Perhaps it seems to a regular reader of this blog is that all I ever write about is suffering and death. I have begun to feel like a broken record myself on this topic, but I want you to know that my desire is for my audience to understand the everlasting hope I have in an afterlife.
Yesterday our little church in Granada said goodbye to one of its pillars, a woman named Isabel. Isabel was only 78, in Spanish standards of life expectancy, is fairly young. However, for most of a decade she had suffered with various aliments, mostly heart related. Right as Andrew and I started to attend and particapate in this little church, she had a heart valve replacement, and we all thought that we would lose her. However, God gave her six more years, and she lived those to the fullest. She saw her daughter married,and both of her married daughters had children, all boys!
Finally, after her daughter had a baby last December, Isabel began to slowly fade, and for the last two months she has been in and out of hospital. This past Sunday night, Miguel, our pastor, asked us to drive him to the hospital, and when I saw him the next morning, he told me how he and Ana, Isabel's daughter, had commended Isabel to the Lord. At six in the am, Isabel passed through the veil and saw her Savior face to face for the first time.
In the Spanish tradition, we bured her on Tuesday morning, and about 15 or so from our church went, along with her family, neighbors and a few other friends from another church here in Granada. Here they bury quickly, usually in niches rather than in the ground. Her burial was no exception.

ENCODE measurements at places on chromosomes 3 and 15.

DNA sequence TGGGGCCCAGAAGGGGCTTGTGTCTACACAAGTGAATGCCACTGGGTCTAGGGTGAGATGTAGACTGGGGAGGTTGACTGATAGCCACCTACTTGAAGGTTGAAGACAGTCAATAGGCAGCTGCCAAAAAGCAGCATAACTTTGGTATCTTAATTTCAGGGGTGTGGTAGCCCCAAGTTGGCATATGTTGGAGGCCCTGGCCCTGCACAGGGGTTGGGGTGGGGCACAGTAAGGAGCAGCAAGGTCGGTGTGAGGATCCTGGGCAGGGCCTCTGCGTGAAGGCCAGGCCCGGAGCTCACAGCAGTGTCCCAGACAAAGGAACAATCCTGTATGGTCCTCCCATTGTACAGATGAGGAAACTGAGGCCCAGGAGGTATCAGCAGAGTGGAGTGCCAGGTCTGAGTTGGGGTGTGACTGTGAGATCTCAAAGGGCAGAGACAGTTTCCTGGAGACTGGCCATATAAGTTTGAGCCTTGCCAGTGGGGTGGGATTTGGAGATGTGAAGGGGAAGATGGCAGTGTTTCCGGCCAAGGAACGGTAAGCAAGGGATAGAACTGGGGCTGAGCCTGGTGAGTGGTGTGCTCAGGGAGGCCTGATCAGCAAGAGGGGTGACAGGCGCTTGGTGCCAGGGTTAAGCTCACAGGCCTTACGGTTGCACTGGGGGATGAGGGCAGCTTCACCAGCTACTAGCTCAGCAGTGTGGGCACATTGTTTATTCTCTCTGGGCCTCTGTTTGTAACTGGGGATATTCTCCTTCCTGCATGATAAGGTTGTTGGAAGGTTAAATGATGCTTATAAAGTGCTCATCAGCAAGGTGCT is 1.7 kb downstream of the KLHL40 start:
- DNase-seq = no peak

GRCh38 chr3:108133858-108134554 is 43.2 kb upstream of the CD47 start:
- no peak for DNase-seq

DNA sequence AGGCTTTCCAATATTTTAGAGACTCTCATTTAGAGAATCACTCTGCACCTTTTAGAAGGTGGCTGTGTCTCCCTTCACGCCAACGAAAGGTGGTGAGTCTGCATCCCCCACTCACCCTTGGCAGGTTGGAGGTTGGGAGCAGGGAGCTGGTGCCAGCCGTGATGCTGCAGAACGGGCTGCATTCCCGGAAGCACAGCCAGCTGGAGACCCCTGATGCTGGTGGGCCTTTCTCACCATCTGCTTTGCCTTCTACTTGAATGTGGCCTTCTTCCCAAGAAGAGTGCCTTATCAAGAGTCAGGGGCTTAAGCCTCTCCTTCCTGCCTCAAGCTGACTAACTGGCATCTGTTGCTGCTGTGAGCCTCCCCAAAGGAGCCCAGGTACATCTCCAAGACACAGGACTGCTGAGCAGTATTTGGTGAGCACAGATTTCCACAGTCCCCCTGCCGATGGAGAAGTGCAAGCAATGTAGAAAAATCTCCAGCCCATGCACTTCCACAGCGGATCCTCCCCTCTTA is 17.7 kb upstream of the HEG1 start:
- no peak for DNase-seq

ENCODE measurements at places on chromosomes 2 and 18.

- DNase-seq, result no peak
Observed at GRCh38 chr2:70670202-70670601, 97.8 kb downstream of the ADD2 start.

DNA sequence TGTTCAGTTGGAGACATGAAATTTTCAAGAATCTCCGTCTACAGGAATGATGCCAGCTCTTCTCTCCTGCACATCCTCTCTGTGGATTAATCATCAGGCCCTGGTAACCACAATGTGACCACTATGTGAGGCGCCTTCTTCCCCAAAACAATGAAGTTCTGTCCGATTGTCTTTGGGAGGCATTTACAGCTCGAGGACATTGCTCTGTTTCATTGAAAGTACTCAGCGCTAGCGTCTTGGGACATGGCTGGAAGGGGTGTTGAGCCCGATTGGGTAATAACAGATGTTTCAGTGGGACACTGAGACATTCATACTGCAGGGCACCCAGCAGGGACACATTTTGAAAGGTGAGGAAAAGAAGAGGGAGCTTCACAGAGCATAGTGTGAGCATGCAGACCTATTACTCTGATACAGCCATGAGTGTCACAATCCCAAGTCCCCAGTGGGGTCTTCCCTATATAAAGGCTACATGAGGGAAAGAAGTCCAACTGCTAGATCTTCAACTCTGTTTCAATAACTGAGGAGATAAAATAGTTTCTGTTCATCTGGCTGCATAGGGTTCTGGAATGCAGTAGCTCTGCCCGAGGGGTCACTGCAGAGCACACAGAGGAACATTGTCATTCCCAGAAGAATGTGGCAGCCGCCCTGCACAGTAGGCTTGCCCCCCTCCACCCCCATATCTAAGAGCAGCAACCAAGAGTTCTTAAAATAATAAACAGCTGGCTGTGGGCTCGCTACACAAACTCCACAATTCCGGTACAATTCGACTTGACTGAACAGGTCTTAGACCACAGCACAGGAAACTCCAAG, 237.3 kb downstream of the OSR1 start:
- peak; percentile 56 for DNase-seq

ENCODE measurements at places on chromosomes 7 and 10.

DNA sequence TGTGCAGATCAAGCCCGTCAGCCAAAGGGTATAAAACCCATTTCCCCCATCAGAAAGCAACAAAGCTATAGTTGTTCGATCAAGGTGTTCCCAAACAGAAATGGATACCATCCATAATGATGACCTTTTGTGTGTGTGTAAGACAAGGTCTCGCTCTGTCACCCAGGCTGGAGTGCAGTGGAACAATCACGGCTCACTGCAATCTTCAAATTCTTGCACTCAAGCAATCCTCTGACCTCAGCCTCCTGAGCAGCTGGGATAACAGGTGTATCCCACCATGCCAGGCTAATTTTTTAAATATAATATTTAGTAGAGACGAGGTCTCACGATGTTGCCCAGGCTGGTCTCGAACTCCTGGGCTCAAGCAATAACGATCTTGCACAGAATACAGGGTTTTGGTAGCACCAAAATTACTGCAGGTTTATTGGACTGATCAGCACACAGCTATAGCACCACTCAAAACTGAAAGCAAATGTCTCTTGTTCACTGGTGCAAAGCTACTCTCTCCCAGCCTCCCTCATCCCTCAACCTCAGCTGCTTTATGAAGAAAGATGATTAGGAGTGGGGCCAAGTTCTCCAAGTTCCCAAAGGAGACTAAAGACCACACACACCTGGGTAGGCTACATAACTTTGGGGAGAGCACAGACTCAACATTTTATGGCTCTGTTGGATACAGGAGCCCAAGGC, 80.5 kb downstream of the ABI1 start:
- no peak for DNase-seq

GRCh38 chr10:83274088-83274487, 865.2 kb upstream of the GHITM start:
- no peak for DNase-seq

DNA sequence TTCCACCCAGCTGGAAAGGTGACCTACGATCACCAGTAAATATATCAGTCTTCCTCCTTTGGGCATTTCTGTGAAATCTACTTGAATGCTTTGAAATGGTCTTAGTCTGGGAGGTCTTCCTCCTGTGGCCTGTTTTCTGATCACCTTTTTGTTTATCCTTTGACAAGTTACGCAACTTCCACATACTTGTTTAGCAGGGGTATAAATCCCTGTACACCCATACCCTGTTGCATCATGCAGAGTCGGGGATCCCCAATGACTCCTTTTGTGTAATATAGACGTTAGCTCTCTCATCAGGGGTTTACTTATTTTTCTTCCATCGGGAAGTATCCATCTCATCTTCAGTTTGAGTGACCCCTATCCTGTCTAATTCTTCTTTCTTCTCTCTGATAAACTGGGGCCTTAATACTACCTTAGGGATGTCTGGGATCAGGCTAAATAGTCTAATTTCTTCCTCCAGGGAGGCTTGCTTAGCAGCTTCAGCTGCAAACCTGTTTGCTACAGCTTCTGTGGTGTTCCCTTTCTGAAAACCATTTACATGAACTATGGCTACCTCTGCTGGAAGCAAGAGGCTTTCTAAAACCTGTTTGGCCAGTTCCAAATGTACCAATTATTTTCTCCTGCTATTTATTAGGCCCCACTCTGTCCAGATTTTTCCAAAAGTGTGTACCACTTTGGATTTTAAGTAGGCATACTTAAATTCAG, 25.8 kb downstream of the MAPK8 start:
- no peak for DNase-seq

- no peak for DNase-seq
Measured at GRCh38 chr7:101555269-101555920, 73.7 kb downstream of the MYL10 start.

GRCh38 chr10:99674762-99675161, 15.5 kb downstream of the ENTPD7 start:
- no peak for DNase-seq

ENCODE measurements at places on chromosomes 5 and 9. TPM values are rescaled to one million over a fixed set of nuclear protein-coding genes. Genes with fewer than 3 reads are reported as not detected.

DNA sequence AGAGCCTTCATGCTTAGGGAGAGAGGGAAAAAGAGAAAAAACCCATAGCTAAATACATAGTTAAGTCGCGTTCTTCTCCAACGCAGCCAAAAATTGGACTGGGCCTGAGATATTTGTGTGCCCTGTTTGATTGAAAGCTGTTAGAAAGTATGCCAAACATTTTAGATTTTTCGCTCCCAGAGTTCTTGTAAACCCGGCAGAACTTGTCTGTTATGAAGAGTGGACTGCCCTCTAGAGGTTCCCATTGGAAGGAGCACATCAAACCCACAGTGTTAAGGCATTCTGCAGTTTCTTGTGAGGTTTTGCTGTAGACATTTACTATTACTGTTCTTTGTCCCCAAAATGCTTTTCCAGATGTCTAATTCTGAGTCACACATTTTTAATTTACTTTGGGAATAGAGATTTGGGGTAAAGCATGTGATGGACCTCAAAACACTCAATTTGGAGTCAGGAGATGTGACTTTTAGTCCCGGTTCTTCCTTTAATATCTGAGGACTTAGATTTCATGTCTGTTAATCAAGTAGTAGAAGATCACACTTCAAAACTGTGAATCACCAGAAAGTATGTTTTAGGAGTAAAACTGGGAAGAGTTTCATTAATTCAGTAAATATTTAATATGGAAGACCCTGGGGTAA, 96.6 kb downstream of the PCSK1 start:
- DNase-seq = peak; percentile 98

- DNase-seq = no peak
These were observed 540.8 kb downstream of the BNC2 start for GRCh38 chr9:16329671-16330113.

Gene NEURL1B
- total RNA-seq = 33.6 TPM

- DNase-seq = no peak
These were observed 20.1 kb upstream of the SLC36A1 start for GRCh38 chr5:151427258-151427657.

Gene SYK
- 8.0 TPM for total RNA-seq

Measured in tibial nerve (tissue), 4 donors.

However, what was said and done before we committed her body to the niche was the exepction. We had a wonderful, glorious service in the small chapel. Her daughter Sonia sang, To God be the Glory in Spanish, and together we prayed publicly for the family, and thanked God for her life. We sang song that said...
Yo te busco,
Recibe mi adoración
Te anhelo, Te necesito, Te amo mas que a mi ser.
I look for you, Recive my worship
I long for you, I need you, I love you with all my being.
When Isabel was alive and could still come to church, she would always sit in the front and worship with tears flowing down her face. When we would have time for spontaneous prayers, she would always cry out to God for miracles, thank Him for the miracles she experienced, and worship him. It was always so wonderful to have her kiss my cheek and call me "guapa" after the service. She was always such an encouragement.
Even the hospital she continued to evangelize and preach to the doctors, nurses, orderlies and even the cleaning ladies...until she could no longer speak. And when her job was done, she slowly faded into the next life.
May we all experience and enjoy such a prayer life, a life of worship and a life of utter expectation such as Isabel.